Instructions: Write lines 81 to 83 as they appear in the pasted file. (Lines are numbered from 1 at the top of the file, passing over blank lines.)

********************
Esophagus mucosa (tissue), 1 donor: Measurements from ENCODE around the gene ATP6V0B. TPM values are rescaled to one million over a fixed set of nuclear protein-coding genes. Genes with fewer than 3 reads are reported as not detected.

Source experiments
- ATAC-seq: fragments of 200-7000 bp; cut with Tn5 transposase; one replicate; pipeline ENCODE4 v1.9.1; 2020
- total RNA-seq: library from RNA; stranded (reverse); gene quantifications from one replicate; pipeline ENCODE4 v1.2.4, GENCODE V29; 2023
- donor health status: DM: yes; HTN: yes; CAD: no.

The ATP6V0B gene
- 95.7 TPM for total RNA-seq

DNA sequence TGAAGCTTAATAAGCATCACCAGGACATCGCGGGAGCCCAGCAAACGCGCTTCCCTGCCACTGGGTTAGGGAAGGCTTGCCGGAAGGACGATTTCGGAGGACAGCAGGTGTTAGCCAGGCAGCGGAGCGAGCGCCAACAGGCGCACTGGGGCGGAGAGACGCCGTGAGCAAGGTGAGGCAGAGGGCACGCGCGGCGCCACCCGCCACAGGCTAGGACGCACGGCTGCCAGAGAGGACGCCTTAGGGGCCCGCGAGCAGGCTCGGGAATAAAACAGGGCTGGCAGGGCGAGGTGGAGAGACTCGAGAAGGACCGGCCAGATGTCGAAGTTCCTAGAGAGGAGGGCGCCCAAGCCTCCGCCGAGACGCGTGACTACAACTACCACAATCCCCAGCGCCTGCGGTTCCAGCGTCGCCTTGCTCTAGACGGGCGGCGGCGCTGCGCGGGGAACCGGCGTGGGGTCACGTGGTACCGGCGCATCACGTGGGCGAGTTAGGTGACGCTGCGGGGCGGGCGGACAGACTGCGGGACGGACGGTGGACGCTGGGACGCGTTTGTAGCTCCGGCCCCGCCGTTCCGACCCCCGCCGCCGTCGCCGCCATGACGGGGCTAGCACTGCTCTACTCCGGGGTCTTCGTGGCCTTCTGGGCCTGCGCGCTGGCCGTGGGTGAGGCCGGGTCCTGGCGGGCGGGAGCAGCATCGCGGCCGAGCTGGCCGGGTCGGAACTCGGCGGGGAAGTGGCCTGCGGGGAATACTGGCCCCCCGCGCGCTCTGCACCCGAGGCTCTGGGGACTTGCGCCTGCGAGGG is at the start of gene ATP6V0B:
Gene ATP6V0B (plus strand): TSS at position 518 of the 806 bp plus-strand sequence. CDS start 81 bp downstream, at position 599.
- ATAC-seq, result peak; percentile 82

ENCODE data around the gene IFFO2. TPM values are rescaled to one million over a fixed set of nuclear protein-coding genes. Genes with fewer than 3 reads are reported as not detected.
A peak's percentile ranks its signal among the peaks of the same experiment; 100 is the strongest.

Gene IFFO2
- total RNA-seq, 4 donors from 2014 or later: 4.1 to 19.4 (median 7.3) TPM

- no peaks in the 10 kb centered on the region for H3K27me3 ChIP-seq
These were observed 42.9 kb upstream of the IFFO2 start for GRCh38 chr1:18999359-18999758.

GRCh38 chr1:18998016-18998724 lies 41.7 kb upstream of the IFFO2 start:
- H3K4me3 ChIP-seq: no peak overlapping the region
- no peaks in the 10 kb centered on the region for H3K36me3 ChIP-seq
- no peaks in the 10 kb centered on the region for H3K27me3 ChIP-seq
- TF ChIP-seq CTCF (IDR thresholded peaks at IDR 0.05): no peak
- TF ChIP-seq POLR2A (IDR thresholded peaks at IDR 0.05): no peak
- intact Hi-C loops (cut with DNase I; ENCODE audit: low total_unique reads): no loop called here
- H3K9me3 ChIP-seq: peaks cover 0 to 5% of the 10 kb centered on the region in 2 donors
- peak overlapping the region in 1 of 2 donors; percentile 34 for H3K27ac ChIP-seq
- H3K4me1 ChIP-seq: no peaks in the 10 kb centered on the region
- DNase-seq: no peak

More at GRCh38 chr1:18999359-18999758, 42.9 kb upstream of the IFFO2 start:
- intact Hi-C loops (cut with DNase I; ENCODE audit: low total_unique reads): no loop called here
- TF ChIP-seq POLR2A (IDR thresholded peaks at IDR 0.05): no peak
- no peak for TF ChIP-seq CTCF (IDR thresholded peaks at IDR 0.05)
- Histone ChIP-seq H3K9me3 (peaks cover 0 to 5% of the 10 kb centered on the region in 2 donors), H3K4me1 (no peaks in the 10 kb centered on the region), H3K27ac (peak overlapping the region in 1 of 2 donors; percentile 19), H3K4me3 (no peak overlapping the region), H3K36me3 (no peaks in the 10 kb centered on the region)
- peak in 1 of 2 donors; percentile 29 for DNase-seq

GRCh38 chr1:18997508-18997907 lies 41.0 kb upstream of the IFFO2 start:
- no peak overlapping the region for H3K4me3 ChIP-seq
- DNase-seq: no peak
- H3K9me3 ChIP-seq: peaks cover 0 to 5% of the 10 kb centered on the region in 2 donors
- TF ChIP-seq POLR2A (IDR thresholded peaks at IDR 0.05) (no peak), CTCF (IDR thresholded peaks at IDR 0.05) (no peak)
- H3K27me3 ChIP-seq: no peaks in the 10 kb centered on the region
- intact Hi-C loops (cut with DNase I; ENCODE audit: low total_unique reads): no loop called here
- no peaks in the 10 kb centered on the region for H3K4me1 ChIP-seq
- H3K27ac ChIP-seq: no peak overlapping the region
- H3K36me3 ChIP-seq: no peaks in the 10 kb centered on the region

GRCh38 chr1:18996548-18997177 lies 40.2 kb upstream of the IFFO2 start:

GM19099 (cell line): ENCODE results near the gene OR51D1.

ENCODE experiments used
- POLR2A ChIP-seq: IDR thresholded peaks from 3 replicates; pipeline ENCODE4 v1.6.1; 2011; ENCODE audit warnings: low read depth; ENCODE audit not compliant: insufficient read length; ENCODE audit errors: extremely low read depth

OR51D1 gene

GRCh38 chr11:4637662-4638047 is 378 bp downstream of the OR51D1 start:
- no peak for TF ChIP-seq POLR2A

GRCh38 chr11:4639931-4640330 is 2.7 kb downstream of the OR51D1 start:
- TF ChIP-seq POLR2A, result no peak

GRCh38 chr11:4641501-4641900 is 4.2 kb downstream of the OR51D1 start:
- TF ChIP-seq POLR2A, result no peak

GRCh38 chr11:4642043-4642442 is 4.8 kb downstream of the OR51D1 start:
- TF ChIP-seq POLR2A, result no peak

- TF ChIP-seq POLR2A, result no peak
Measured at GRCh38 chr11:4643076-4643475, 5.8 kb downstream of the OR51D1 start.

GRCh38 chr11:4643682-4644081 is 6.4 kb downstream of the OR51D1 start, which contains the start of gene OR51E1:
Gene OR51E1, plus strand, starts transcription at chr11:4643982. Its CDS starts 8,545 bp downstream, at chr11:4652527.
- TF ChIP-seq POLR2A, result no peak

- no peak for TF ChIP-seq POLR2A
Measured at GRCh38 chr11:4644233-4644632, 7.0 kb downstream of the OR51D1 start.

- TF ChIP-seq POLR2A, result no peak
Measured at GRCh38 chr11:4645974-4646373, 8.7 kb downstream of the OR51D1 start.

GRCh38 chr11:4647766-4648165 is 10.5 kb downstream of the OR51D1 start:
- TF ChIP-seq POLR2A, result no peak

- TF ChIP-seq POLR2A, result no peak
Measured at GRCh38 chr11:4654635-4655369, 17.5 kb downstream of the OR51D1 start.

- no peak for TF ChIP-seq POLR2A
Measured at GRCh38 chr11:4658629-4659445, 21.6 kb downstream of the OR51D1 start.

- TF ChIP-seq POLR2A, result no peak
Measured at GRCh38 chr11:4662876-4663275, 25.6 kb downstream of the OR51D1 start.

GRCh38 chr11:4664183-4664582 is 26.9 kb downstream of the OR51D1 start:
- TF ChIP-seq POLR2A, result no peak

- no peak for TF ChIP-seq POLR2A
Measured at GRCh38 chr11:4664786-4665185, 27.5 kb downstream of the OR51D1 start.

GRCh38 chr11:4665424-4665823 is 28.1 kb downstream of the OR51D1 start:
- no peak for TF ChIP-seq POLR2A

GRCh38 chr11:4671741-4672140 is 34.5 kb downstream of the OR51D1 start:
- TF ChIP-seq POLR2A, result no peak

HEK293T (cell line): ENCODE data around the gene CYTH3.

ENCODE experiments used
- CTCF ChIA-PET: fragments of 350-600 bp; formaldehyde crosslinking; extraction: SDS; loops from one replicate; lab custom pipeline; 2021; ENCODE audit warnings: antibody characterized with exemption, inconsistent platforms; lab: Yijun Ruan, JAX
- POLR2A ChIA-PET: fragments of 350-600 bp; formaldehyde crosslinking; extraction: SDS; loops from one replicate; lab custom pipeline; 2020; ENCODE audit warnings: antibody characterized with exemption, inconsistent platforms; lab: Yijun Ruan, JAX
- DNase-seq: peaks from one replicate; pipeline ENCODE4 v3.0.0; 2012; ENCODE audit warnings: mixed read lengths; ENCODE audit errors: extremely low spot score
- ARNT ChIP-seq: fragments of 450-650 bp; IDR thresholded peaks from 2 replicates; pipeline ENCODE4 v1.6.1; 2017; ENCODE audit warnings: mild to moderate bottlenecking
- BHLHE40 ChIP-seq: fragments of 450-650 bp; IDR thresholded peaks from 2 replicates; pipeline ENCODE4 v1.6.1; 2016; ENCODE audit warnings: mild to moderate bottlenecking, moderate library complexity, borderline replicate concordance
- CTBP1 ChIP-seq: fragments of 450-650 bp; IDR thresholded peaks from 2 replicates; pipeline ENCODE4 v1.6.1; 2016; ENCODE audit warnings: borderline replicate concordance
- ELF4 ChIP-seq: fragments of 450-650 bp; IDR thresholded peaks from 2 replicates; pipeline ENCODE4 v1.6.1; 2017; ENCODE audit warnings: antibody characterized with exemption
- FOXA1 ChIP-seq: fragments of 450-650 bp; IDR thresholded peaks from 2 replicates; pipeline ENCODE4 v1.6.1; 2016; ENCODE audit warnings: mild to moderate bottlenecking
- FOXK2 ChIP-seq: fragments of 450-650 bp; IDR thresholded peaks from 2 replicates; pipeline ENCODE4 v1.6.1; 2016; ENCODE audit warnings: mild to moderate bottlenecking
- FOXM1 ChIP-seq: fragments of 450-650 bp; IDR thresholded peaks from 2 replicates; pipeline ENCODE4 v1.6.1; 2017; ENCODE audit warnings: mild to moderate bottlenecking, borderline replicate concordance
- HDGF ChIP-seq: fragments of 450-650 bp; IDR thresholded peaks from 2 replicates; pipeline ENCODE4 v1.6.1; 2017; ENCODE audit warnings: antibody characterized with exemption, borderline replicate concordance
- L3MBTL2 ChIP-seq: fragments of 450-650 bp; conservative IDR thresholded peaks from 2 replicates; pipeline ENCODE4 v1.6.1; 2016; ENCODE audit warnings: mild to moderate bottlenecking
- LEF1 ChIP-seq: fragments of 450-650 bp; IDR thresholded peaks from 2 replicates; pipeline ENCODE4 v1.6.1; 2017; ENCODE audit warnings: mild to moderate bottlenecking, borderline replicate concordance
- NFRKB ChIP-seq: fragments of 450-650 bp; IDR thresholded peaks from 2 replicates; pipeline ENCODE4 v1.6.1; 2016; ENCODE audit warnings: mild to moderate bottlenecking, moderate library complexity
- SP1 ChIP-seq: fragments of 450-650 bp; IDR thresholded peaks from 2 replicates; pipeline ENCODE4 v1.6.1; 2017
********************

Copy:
- TF ChIP-seq POLR2A, result no peak

HEK293T (cell line): ENCODE data around the gene CYTH3.

ENCODE experiments used